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The Hot Seat: Mike Bradshaw, Manager of Neil Finn

Published in The Music Network


When Neil Finn returned home to New Zealand last year, he entrusted label veteran Mike Bradshaw to look after business. At the time, Bradshaw was leading Sony Music’s NZ company. But it was an offer too good to refuse.

Bradshaw and his partner Malcolm Black established Meniscus Media, which manages Crowded House, Neil Finn and Pajama Club. Bradshaw entered the record industry in 1981, joining EMI as a sales cadet. From 1988 to 1999, he served in various positions at CBS/Sony.

In 2002, Bradshaw was appointed GM of BMG and three years later was promoted to MD when the company’s recorded music division was merged with Sony Music.

Mike, can you give me a sense of what it’s like to manage a guy the calibre of Neil Finn?

I don’t like to call it an empire, but there’s an enormous amount of tentacles that go out into the world. There’s a huge logistical job to be done. There’s representation with legal which is based in LA, there’s accountants in Australia, UK and US. It’s been a massive learning experience. Plus we’ve recently signed a new publishing deal [with Kobalt Music Group]. It’s a full-time, seven-day- a-week job. It’s cyclical, obviously. With this Pajama Club record, you’ve got three time-zones all happening at the same time. My relationship with Neil goes way back. Perhaps as far back as the Mullanes. In 1986, I was Neil’s promo guy at EMI in NZ. I worked on the first Crowded House album.

What was the appeal of taking on management after so many years with major labels?
I have something of a history; I voluntarily leave about once every seven years. The last time I walked was in 1999, because no one was taking any notice of the Internet. It was a very frustrating time. The music business is, especially in the majors, a quick-changing place. I’m 48 years old and it was just my time to go. You need to have lots of energy and people are having to do more for less. It was really important for me to have my time and then move on. There’s nothing worse than someone who sticks around for too long. It coincided with Neil talking about having management based in NZ. It’s a much more day-to-day management relationship, rather than a business one. He’d never really had that before.

What skills did you bring to the table to manage a world-class artist?
Being able to deliver an understanding of the marketplace. And having a good set of ears. Also, the ability to be able to talk to people in a business that’s fairly unique, albeit getting smaller. Like any business, you tend to see things in a different light when you come into it for the first time. So, I see lots of opportunities for Neil and us moving forward. I’m using this opportunity to learn and try and absorb as much information as I can.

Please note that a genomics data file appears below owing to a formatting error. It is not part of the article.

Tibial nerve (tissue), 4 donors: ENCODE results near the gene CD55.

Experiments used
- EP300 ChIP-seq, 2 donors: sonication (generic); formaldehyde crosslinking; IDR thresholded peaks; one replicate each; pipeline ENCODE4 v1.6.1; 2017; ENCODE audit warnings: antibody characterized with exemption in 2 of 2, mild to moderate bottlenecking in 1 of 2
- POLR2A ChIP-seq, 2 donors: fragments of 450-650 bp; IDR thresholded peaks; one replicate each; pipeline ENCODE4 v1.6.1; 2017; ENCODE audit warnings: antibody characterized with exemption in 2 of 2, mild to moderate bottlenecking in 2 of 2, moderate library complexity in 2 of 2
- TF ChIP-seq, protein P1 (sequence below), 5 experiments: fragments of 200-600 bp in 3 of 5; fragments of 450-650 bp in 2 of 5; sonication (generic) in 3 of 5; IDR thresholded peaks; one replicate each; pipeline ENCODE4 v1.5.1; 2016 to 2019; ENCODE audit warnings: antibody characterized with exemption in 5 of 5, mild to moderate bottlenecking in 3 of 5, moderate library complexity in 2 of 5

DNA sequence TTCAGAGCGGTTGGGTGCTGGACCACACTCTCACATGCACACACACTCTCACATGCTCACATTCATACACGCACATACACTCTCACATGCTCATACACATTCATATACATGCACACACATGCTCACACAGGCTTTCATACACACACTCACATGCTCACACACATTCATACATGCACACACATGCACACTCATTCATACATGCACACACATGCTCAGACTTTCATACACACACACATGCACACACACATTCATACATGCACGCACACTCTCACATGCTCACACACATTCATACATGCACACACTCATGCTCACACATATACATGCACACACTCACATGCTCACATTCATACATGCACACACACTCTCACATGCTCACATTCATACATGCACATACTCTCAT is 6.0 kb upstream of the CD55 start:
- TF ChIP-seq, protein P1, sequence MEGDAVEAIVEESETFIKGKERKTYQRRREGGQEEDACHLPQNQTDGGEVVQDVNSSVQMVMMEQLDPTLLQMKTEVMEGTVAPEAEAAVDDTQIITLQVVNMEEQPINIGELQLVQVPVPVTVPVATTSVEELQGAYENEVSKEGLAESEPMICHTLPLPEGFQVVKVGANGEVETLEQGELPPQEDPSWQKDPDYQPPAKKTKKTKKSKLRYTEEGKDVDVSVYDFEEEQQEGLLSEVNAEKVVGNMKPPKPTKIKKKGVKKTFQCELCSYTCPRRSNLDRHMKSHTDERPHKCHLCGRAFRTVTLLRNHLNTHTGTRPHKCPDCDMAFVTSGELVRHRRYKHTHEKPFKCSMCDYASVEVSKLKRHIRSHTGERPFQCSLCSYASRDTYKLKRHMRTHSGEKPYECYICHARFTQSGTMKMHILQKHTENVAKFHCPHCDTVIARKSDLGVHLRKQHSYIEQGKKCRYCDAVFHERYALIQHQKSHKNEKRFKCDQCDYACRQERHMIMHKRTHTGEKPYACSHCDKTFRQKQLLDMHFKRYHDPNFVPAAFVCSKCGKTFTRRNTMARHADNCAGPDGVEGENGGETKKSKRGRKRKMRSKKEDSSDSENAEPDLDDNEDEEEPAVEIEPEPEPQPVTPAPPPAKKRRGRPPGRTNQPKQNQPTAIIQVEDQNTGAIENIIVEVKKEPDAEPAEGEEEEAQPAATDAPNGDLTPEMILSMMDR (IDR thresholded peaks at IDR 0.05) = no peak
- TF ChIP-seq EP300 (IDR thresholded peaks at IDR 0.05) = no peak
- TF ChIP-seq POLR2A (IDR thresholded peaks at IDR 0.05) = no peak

You’ve an extensive background with the majors, but Neil’s Pajama Club project is released through largely independently networks?
We wanted to put a clear line in the sand between what Neil has been doing, and what he is doing now. It’s about separating two different worlds. Neil lives in Auckland above his studio, which is a commercial enterprise. We went ahead and made the record, but it was really important for us to be able to put the band in a place where they were going to get some attention from people who really loved the music. It’s not to say the majors wouldn’t have loved it, but there’s only so much they can do with so many acts in a year. Coming from that system, I know they are short-staffed, and there’s more music than ever that they’re under pressure to succeed with. I’m not sure we might have got the priority that we required. The other half of the story is that it was an incredibly important learning process for us all that we wanted to go through. I’m dealing with press and retailers on a one-to-one basis. There’s no filter. Although it’s very work-heavy, it’s incredibly important to have those direct relationships with people.

What’s next for Neil?
There’s a Crowded House album which is about 40% finished. And they’ve been working with Nick Launay (Arcade Fire, Nick Cave), who’s got a pretty impressive record. I suspect that when this Pajama Club record reaches its natural conclusion, which might be at the end of the festival season next year, there’ll be a Crowded House record in late 2012. And in that period, Neil will start to work on his solo record, which he’s been really looking forward to getting out and demoing. It’s something which is very, very personal to him. It’s going to be a real cracker, that record.

You’ve had a great look at the major and indie label worlds. What are your thoughts on where they both sit on the landscape?